Jasmine looks a real ‘Potiche’ (Trophy wife) who may have been deluding herself about her husband's financial scams and is now in the midst of a psychological breakdown - as we see her babbling to the woman next to her on the plane to San Francisco, travelling first class of course. Cate starts as can’t-take-your-eyes-off-her amazing and keeps on going. She is simultaneously lovable, loathsome, comic, and tragic, she also comes across as delusional, lying, and maybe going insane - one could almost say not since the heyday of the young Katharine Hepburn or Bette Davis has there been such a spellbinding turn …Meryl seems colourless by comparison. Sally Hawkins too is terrific as the sister, she was that marvellous Jane Austen heroine Anne Elliot in the recent PERSUASION that I liked a lot (Costume drama) label.

Shades of Blanche and Stanley ?
The story follows the basic outline of STREETCAR (which oddly Blanchett recently played on stage) but takes some interesting turns, for instance, when she tries to better herself by taking computer classes while working as a receptionist at a dental office. But surely a woman like Jasmine would have to be computer literate, and what dental practice is not computerised these days?  It is of course exquisitely embarrassing and pure Allen when the dentist comes on to and practically assaults her … It seems like New York in San Francisco as the guys her sister hangs out with are pure Brooklyn or New York, and for a supermarket check-out girl Ginger, the sister, has quite a spacious apartment and a limitless supply of vodka ...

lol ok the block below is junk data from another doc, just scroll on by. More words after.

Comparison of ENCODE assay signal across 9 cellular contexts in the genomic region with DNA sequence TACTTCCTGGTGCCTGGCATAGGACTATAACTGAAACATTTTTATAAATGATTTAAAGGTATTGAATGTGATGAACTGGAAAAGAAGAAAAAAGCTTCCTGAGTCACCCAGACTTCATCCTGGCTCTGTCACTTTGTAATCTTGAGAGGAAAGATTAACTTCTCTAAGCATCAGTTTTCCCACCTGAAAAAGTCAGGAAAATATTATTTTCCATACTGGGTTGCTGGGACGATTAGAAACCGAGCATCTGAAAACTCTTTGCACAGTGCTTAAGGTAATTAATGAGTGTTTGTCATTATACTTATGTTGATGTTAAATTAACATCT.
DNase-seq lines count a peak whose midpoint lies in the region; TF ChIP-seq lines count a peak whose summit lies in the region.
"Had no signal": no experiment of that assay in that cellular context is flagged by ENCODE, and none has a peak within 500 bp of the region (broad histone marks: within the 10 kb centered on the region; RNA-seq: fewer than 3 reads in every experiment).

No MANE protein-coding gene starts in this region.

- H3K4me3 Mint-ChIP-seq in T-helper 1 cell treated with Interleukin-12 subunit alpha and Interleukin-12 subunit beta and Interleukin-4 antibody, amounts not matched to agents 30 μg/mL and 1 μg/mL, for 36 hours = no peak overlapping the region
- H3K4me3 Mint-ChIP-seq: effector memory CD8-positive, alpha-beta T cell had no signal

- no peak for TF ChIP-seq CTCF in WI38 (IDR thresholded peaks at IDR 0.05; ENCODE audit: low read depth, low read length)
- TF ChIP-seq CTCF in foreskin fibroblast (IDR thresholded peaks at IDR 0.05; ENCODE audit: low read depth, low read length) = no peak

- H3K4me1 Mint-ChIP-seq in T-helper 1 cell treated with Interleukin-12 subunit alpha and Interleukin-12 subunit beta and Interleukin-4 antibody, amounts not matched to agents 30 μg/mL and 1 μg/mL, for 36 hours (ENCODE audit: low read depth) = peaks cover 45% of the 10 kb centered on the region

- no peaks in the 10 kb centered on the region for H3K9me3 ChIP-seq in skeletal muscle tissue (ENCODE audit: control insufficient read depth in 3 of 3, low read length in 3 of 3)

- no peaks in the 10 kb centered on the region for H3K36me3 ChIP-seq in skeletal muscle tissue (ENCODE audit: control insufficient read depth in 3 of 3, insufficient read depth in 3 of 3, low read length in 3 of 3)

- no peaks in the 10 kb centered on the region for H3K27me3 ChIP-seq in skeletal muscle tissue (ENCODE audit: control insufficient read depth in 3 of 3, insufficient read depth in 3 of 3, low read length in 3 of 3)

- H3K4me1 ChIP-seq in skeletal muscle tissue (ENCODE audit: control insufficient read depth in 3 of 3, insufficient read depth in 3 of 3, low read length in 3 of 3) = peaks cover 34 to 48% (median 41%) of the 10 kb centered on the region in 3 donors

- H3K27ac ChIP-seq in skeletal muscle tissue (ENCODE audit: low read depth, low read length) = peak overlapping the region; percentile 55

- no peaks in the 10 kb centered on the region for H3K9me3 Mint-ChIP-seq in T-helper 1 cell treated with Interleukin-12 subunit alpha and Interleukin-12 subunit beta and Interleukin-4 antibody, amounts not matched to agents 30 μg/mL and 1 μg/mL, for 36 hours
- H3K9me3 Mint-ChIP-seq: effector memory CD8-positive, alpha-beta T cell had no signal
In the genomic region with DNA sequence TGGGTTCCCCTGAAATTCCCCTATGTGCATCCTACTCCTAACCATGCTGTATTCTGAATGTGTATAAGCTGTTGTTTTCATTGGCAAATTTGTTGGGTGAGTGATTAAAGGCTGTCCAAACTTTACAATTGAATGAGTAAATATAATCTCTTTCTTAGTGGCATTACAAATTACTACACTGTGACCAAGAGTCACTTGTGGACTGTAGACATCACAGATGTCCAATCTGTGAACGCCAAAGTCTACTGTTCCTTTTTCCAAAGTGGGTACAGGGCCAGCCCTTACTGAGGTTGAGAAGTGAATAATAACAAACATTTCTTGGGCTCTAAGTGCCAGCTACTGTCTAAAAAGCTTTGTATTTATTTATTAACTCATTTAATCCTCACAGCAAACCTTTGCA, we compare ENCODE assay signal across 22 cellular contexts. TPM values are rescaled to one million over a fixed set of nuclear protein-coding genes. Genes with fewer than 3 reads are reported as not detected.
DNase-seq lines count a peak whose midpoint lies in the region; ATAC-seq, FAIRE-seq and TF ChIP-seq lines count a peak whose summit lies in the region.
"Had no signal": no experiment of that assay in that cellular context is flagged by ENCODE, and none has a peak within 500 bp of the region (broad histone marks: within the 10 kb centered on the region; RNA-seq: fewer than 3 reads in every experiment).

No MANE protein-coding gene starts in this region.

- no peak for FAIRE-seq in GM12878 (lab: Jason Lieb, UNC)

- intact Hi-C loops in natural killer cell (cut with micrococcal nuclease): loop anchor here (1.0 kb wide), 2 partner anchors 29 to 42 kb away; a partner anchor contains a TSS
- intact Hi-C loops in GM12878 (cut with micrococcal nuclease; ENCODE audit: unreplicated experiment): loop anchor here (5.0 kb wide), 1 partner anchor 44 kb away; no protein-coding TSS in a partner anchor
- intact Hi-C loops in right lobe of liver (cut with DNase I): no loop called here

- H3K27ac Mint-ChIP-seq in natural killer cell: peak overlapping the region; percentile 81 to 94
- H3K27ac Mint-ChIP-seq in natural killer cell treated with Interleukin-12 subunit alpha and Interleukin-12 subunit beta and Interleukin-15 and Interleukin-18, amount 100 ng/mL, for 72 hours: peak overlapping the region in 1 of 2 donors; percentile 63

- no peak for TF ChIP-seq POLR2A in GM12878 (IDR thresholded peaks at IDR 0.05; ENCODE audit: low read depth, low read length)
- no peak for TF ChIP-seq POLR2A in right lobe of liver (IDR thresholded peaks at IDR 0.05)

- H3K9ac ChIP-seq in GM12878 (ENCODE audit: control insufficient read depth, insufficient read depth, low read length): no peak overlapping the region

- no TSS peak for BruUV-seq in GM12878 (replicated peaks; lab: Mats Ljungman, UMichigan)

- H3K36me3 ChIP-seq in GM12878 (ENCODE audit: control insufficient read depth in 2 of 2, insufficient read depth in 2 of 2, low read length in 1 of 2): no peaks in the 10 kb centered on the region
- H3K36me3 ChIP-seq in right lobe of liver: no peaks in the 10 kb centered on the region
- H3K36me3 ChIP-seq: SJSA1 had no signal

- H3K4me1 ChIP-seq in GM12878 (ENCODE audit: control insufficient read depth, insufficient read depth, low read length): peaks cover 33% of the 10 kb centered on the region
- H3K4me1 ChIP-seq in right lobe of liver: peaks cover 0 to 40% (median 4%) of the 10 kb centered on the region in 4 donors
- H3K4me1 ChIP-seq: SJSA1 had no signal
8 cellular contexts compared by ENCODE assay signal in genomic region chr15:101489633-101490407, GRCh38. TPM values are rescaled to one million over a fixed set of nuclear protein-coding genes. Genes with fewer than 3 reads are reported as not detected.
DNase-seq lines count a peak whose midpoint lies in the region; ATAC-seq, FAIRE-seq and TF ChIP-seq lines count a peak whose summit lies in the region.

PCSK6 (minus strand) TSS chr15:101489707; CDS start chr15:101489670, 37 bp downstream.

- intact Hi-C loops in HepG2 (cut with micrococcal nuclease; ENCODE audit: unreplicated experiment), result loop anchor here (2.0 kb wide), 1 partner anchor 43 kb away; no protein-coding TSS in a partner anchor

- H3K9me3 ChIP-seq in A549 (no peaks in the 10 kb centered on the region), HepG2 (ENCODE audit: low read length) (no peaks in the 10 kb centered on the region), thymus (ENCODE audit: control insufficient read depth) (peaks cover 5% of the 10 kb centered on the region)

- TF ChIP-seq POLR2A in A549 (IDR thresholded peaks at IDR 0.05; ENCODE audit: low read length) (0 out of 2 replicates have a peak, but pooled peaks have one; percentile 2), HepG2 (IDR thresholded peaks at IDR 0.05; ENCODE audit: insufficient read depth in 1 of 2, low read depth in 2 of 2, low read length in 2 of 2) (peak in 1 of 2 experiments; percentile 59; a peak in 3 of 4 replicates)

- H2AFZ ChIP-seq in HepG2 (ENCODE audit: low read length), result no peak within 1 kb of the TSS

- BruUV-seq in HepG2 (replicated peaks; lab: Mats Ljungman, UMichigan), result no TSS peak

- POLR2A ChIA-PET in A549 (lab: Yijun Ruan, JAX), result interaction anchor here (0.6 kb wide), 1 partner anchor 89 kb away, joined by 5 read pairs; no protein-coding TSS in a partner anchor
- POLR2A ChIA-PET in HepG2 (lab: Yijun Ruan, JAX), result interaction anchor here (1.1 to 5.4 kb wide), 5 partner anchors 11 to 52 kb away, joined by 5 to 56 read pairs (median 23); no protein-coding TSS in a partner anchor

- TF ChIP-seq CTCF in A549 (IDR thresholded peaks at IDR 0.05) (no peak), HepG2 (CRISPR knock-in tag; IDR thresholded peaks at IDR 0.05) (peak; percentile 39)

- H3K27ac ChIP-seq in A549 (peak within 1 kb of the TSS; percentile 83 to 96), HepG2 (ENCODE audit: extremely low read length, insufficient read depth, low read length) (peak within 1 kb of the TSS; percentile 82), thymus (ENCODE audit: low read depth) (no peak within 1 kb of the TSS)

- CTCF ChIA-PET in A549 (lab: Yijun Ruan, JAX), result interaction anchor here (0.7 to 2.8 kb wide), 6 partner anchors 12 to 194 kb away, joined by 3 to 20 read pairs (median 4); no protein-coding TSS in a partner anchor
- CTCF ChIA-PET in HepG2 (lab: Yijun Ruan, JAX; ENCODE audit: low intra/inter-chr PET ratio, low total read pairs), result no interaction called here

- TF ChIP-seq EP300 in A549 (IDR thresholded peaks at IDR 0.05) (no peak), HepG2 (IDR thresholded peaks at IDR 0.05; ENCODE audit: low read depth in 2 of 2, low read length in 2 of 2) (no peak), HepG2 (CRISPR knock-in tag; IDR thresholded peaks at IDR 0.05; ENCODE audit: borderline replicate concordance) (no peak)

Then there is the diplomat and aspiring politician (Peter Sarsgaard) she meets at that party - surely he or his family would want to know exactly who she was and all about her past before they go to get that engagement ring?, as Jasmine passes herself off as an interior designer, doing over his stunning house with that view over the Bay. 
But surely, as I read it, Jasmine brings it all crashing down with her phone call to the FBI when Baldwin wants to get serious with his latest mistress, and discard her, as up to then she had been ignoring his financial scams, which also fleeced her sister and her husband out of their lottery win …so she phones the FBI and next thing Baldwin is being arrested in the street ... and Jasmine is left apparantly without a cent as she flies first class to San Francisco with her Louis Vuitton luggage - didn't she have anything in her own name? (Fraudsters usually place their assets in their wives' names to keep them in the family).  So what happens to Jasmine at the end, as we leave her talking to herself on a bench, having it seems burned her bridges with her sister, now reunited with her "loser" boyfriend? Will she too be "dependent upon the kindness of strangers" as she is also carried off to the looneybin ?  In all, a fascinating, contradictory movie, making lots of points, and nice to see Woody using widescreen for a change. 

The next award season should be fascinating: Cate would seem a shoo-in (and seems to have already started her campaign with several tv and print interviews here), but Judi Dench will also be a certain nomination for her forthcoming PHILOMENA which looks like a topical sob story, then there is Sandra Bullock with GRAVITY, and the new Kate Winslet LABOR DAY ... but it would seem its time for Cate to take home the big one, and she has so much more in the pipeline before the Awards.